Will Google Uptime Transform Live Event Broadcasting?
Google’s Uptime is a video sharing app directly attached to YouTube. Born from Google’s start-up incubator Area 120, it is still very much early days for the app and it is still only available on Apple and Google Play stores. The app is very simple, it allows you to watch YouTube videos with friends on multiple devices and to leave comments. It is the host of ‘snarky YouTube parties’ according to Engadget.
What Does This Mean for the Events Industry?
So does this concern the events industry and the use of event apps? Well yes, sort of.
It shows a development in the way we should be thinking about live event broadcasting. With Uptime, existing content can be taken and immediately transformed into a live event. Participants can still interact through the comments (and leave sophisticated opinions in the form of emojis).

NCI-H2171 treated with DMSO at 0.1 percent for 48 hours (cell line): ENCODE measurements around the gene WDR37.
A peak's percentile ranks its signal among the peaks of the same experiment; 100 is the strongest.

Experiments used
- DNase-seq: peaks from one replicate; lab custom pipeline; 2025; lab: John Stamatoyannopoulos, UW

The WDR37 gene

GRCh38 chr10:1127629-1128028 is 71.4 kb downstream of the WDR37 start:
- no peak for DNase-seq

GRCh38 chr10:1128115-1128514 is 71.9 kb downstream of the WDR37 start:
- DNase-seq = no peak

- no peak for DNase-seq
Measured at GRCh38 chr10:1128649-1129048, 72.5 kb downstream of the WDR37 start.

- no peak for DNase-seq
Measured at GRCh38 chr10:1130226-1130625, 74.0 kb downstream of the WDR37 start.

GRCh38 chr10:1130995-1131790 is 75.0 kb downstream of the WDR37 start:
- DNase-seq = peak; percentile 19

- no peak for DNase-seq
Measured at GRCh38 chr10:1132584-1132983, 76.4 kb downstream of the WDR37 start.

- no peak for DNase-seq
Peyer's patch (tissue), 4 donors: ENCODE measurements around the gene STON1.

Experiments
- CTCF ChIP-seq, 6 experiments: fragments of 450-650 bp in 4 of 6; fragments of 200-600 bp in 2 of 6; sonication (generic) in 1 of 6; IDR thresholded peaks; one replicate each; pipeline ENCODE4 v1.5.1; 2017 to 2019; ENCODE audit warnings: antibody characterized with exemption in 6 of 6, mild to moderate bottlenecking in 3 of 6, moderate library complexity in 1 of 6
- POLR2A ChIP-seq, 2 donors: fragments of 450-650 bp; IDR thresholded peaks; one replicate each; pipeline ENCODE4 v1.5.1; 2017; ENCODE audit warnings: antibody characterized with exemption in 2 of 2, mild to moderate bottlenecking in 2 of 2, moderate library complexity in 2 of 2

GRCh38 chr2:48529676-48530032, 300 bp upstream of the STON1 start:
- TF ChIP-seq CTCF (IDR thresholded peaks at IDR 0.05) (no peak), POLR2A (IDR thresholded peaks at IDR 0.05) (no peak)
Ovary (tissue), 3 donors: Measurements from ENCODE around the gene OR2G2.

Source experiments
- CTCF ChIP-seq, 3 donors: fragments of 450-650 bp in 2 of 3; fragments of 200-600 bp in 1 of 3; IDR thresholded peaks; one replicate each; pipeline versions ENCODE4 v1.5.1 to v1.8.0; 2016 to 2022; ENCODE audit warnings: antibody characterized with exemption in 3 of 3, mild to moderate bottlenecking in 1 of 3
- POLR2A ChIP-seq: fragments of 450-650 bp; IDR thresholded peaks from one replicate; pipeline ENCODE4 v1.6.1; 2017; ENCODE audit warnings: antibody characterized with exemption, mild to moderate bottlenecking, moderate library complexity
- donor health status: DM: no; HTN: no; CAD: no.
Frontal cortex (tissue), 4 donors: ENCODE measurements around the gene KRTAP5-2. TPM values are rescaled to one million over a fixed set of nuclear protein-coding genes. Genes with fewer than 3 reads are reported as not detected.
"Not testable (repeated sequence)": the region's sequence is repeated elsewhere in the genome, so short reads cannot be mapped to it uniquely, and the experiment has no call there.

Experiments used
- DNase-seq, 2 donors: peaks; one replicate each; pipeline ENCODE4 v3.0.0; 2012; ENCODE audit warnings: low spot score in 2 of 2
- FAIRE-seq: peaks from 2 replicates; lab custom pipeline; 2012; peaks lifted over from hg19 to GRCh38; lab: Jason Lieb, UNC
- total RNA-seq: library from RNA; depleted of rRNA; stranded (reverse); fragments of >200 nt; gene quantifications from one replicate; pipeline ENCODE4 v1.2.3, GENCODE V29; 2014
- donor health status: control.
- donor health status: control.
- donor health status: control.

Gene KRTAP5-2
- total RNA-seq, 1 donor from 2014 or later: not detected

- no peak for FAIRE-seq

As mentioned previously, this app is still in its early stages. There is talk of adding a livestream feature. This would be perfect for the event app industry; a more personal live event could be easily created. Plus the Google ecosystem means that everybody automatically has an account, praise to the omnipotent Google gods.
Live broadcasting is certainly on the rise with Twitter joining the bandwagon; as well as Facebook, Instagram and of course YouTube. This is exciting for events, especially from an engagement perspective. Livestreams teasing event content or speakers are perfect for creating hype around your event, and their use at the event itself is undoubtable.
And in the Future?
This begs the question, will livestreaming be integrated directly into event apps in the future? That’s an exciting thought. Being able to engage with your whole audience directly in real time through your event app would revolutionise event technology. Unfortunately, that may be a little way off, but it’s certainly not something to rule out for the future.
So, the question stands, will Uptime thrive independently? The consensus suggests no, and that it’s more likely that the idea will be merged directly on to the YouTube app. However its very existence hints to a change in the way we share video content online and, as with every new toy in the technology industry, we should consider how it affects our industry and the opportunities it may create in the future for event broadcasting.